My son Colin is pretty damn smart. I’m not just saying that; his teachers and the tests have confirmed it. But book smarts only buy you so much in the world. You need (among other things) street smarts too. He’s a little lacking in that category.
See, he has a little problem pointing out all of the errors that people make. Including his parents. Including his friends. Including other classmates. Including his teachers. And he’s not very subtle about it.
On a recent progress report, his teacher noted that Colin “needs to focus on himself and learn to not point out the mistakes that his classmates and teachers make.” After I died laughing, I texted a picture of the evaluation to my husband. And then we both peed our pants and blamed each other for our son’s behavior. (Clearly, this behavior comes from my husband. CLEARLY.)
All laughter aside, I know that I need to help my son with this challenge. He’s going to make enemies fast. The fact that he’s the tallest kid in the class is only going to protect him for so long.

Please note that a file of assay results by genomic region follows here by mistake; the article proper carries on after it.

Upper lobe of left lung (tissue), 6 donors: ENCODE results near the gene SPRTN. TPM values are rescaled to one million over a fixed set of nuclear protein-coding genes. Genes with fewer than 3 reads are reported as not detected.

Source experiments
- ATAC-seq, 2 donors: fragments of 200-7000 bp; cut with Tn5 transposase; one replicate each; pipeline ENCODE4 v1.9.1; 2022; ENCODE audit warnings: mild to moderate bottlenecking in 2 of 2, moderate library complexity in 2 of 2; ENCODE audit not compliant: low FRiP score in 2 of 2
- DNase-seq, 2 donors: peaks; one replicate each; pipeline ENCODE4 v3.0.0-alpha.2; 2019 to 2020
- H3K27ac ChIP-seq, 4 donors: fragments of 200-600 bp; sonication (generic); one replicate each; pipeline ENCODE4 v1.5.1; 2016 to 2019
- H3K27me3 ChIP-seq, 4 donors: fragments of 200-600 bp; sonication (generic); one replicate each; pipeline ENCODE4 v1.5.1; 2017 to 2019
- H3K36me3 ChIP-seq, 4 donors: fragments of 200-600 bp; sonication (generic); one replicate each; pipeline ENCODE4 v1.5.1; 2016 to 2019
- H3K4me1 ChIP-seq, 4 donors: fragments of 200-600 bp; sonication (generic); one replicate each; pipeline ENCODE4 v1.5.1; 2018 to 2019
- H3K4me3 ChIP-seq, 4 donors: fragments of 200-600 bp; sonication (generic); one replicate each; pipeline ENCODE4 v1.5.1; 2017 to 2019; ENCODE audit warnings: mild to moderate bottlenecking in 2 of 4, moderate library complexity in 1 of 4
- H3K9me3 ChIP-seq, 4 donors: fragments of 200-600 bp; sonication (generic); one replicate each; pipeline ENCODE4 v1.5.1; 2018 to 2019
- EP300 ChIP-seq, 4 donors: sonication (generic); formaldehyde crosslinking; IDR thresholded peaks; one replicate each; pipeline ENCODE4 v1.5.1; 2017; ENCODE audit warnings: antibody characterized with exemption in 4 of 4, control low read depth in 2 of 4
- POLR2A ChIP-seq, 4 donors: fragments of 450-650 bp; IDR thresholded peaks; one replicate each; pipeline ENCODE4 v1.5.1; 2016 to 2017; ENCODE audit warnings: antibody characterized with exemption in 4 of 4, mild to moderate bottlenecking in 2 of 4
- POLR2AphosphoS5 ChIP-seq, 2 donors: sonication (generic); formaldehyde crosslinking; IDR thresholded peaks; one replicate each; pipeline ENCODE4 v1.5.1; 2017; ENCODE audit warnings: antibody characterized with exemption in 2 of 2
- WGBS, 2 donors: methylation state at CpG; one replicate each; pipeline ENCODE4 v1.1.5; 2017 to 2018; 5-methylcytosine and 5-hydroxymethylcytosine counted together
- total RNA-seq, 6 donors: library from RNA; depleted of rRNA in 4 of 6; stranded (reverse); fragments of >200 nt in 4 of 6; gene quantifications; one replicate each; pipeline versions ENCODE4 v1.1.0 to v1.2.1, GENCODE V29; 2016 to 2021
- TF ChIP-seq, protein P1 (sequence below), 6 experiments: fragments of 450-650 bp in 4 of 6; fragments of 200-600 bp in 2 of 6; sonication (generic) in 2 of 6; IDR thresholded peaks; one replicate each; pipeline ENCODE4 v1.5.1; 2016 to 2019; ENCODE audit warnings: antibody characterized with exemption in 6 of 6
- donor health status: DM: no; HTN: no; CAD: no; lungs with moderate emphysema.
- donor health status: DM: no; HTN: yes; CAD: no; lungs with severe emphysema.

So, shortly after that report card, I sat him down to discuss the evaluation and give him some advice. We discussed how it doesn’t feel very good when other people point out whenever we do things wrong. We discussed techniques for keeping your trap shut when someone else does something incorrectly (unless that someone is about to get hurt). I shared my own struggles and techniques as well.
These lessons I imparted may or may not have stuck; it’s sometimes hard to tell. So I also check in with my son from time to time to see how things are going. And that’s where this short conversation comes in…
Me (nonchalantly): Hey, Colin. How’s that thing going? You know, that thing we talked about? (He doesn’t like certain words and topics so we dance around them to avoid meltdowns.)
Colin (clearly exasperated): “Okay. I guess…”
Me: “Remember what we talked about? How Mommy deals with it?”
Colin: “YES, Mom.”
Me: “So is it working?”
Colin: “What did you say again?”
Me: “Well, I told you that when someone says something wrong, I just take a deep breath and ignore it. I don’t say anything at all.”
Colin: “I know. But it’s SOOOOOOO HARD!”
Me: “I know it is, buddy. I have a hard time too.
Colin: “I bet. ‘Cuz Daddy makes A LOT of mistakes!”
Colin wasn’t wrong there, but I took a deep breath and kept my mouth shut anyhow.